Households waste on average $2000 worth of food each year. Reduce food waste, save money, and save the environment with these 30 tips.
Australians throw away an estimated 2.5 million tonnes of food a year.
This costs households around $2,000-$2,500 a year and adds up to a total economic loss to the Australian economy of $36.6 billion (households contribute to around half of this economic loss) [source].
That’s a lot of waste in anyone’s books. And when it comes to the household budget, there are many things we would rather do with two grand than throw it in the bin.
It’s probably impossible to entirely eliminate food waste. I’m strict about food waste, but I still throw things away, like the two bananas that got lost under a pile of ‘stuff’ during the school holidays.
But we can do plenty of things to minimise food waste as much as possible. In this article, I share 30 tips that help us keep waste low, lowering our grocery bill.
Meal Planning and Shopping
Reducing food waste starts with planning.
1. Plan Your Meals: Meal planning reduces waste in two ways. First, meal planning means you (almost) only buy what you need. ‘Buy what you need and eat what you buy’ is my meal planning motto. I say almost because you might only need a small amount of sour cream in a planned dish, for example. You can plan a second meal or some baking to use up the rest of the sour cream.
2. Make a Shopping List and stick to it: A meal plan is super-powered when you write a shopping list at the same time. This ensures you have everything on hand to make your planned dish and reduces impulse buys, often leading to waste. These days, I do my grocery shopping online and add ingredients directly into my cart as I meal plan, saving an absolute tonne of time.
3. Buy in Bulk Wisely: Bulk buying can save you money as long as it all gets used. When buying in bulk, freeze cold perishables in portions and store pantry items in sealed containers.
4. Check Use-by Dates: Check use-by dates before buying, and choose products with longer shelf life to maximise the time you have to use them. Also, check the use-by dates of what you already have in the kitchen and plan meals around what needs to be used up.
5. Involve children in planning: avoiding waste is hard with kids. The other day, I was talking to another mum about pizza preferences, and she said she eats whatever’s left over after the kids, and I think many parents can relate to that. But one thing that does help is involving children in the planning process. It’s no silver bullet, but when they have a vested interest in a meal, they are more likely to eat it.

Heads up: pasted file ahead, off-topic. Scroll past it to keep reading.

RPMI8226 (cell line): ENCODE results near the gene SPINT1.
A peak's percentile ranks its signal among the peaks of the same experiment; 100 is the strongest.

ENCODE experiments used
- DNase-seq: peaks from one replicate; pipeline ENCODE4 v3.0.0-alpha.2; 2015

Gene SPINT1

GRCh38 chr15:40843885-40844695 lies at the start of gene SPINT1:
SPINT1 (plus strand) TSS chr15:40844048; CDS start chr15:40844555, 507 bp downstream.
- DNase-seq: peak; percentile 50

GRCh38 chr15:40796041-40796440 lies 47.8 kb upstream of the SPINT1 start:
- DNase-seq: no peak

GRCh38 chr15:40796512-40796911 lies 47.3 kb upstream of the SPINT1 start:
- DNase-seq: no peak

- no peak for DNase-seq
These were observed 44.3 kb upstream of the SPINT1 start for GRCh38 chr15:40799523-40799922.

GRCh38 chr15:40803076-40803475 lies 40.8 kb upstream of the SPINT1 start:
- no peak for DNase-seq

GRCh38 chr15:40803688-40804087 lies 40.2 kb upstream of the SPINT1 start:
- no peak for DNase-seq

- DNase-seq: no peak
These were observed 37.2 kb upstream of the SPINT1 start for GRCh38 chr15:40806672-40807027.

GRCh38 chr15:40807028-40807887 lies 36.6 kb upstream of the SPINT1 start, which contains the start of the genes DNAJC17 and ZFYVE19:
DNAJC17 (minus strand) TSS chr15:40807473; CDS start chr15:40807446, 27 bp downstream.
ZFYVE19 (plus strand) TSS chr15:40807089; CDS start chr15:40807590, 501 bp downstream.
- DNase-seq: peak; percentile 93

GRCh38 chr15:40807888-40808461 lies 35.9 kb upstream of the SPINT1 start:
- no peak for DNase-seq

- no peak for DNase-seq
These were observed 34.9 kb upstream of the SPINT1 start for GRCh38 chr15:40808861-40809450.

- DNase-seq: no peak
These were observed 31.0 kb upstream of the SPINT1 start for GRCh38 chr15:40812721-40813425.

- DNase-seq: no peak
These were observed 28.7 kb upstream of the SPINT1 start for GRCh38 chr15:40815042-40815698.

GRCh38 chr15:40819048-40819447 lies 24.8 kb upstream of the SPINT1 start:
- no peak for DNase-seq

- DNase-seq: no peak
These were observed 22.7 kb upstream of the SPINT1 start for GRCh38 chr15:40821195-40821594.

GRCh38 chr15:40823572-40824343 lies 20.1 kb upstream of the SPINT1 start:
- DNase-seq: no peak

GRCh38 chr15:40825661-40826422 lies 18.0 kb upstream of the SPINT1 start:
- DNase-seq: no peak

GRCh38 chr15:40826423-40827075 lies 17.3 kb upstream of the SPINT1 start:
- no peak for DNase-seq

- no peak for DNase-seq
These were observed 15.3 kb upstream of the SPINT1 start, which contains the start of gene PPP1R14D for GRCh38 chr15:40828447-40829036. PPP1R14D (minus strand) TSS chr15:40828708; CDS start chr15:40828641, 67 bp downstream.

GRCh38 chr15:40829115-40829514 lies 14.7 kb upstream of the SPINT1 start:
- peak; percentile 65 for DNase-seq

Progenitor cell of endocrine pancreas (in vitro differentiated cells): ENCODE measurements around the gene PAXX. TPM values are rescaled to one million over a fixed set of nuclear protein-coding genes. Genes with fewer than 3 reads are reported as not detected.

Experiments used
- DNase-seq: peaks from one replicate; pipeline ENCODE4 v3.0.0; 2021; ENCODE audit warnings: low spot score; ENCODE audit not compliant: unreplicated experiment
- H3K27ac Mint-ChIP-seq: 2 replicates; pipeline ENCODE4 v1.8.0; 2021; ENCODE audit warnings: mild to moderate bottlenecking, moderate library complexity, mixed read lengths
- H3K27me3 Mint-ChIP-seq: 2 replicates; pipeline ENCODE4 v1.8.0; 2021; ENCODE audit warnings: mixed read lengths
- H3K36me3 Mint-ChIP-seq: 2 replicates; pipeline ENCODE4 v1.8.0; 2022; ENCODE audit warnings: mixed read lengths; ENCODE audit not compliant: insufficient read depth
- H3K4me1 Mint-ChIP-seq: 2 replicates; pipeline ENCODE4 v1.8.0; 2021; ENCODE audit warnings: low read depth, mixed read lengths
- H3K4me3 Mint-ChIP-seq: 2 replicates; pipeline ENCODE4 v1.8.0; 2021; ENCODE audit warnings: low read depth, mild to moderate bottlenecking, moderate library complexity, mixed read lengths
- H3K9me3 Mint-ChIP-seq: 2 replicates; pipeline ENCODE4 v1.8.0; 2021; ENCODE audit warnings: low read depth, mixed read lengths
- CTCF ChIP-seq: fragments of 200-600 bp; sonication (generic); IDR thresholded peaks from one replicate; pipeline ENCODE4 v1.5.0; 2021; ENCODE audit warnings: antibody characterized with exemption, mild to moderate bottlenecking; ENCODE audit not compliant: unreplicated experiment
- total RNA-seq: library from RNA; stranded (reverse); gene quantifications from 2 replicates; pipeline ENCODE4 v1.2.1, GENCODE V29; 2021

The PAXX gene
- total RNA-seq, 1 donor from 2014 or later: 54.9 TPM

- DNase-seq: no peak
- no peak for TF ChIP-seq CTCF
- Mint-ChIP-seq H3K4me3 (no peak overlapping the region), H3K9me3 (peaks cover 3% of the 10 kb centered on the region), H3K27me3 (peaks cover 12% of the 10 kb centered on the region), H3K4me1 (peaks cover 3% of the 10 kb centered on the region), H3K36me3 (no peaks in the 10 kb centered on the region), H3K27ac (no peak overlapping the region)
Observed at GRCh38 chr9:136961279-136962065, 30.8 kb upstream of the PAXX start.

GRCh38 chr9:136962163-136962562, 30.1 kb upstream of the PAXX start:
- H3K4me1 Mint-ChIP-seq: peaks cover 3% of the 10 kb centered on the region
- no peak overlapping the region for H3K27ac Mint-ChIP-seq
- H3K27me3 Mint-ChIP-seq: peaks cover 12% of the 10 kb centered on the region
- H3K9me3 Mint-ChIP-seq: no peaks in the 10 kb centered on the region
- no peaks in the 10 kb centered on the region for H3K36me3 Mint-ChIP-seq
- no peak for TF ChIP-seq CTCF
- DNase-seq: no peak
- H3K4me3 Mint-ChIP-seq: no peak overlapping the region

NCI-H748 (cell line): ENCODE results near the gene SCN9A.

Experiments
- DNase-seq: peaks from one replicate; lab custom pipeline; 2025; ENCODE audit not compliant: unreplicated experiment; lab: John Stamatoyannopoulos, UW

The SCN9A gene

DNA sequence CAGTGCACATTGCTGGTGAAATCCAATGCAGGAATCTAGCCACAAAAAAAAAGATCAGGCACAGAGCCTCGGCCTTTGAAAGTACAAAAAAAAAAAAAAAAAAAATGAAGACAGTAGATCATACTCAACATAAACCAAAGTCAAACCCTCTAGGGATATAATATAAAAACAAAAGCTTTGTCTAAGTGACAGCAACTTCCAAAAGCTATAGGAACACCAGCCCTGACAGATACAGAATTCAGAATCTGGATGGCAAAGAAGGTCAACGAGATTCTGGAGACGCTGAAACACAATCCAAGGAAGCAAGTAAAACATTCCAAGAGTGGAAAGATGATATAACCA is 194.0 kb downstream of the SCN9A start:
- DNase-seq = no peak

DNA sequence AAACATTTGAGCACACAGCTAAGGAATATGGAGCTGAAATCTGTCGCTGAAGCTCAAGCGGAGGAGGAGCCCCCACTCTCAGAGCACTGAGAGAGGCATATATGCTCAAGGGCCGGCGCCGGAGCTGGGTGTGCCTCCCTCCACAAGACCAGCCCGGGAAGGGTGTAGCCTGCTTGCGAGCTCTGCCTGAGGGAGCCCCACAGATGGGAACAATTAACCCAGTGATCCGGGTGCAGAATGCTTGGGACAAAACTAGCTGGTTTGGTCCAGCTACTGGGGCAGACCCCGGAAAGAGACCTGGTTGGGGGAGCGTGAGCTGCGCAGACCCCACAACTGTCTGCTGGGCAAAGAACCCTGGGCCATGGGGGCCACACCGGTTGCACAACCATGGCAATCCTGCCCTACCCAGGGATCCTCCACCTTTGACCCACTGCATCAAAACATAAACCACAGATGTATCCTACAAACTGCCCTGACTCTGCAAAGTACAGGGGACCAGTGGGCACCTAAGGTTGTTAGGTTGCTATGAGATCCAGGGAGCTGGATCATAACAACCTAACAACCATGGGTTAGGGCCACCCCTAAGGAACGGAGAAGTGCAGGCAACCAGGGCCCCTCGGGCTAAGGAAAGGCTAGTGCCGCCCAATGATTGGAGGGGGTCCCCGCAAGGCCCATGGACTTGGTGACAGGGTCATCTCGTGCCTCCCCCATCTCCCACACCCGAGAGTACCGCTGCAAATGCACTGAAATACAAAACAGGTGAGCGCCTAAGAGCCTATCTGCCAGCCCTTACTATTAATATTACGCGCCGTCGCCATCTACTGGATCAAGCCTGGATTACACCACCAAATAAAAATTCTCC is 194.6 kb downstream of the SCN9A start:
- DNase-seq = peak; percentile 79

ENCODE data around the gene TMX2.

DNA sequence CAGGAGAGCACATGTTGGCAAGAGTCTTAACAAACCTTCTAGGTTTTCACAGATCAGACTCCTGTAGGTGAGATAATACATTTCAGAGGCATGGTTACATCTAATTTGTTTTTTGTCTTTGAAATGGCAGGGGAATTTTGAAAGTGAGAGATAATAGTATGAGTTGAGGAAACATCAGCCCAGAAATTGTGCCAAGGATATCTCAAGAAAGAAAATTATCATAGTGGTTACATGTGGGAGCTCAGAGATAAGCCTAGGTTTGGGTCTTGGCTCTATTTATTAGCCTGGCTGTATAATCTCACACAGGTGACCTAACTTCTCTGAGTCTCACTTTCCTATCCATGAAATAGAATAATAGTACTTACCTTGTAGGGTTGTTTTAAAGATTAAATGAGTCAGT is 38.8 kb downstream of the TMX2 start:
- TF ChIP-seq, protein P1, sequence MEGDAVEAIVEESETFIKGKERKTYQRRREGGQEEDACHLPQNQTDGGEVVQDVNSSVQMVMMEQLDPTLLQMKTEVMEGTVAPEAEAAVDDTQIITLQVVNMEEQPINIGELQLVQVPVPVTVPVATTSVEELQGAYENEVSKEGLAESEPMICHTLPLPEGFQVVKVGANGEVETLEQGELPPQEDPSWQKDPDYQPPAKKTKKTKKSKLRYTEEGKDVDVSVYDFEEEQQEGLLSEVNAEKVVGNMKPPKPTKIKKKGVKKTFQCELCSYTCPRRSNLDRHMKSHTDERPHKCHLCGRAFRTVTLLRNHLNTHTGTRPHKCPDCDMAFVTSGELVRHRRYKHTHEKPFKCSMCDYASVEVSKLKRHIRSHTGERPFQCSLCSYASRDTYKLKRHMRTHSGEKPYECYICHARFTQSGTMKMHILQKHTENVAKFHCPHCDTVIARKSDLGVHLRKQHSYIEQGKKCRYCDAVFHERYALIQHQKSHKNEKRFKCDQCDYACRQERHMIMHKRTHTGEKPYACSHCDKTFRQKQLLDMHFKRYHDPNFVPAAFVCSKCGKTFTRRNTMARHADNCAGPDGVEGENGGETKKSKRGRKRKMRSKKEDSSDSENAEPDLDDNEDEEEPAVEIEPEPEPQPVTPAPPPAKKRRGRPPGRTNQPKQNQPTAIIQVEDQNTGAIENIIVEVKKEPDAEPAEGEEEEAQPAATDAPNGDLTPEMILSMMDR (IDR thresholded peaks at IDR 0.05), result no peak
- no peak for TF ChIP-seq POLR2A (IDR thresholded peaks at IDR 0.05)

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Storage and Organisation
Coming from someone who has lost a lot of food to a pantry moth infestation, proper pantry storage is sooo important. Here are my tips.
6. Use Airtight Containers: Store leftovers and open packages in airtight containers to extend their freshness. Airtight containers also stop the spread of pantry moths if you get an infestation. You can help prevent pantry moths by freezing dry goods like pasta or flour for a few days to kill the moth eggs.
7. Label and Date: We buy ham in bulk and portion it into containers for school lunches. This means we often have the conversation, ‘Who defrosted the ham? How long has it been in the fridge? Labelling containers with the storage date and sometimes the use-by date (whether pantry containers, stuff in the fridge or freezer) will help to keep track of freshness. I often cut off the original label with the date and put it in the container.
8. First In, First Out (FIFO): We do this in our school tuckshop all the time – pull older stock forward and place the newer stock at the back. It doesn’t always translate to home life, though. Rotating food and using older ingredients and leftovers before newer ones to prevent food waste.
9. Good Fridge Storage: Store perishables like dairy and meat in the coldest part of the fridge, with meat at the bottom to prevent cross-contamination. Depending on your climate, there may be other things you want to keep in the refrigerator. In summer in the tropics, we keep almost everything in the fridge, including bread and potatoes, to prevent mould and rot.
Further reading: Printable Vegetable and Herb Storage Guide
10. Freeze Excess: Freeze surplus fruits, vegetables, and meats for later use. If you buy in bulk to save money, freeze foods in portions.
Gone are the days (I hope) when you’re forced to eat everything on your plate or else. By having smaller portions, you can eat everything without feeling stuffed.
11. Serve Smaller Portions: Start with smaller portions and allow seconds to reduce plate waste. This is especially true for young kids. Toddlers and preschoolers often need less food than we think. If you start with really small portions, there’s less waste. And they can always have seconds if they are still hungry. Uneaten seconds are easier to use as leftovers compared to plate waste.
12. Allow People to Serve Themselves: We put dinner on the table, and everyone serves themselves (normal in some cultures, less common in Australia). The only rule is that the kids have to have some veg or salad.
Cooking and Food Prep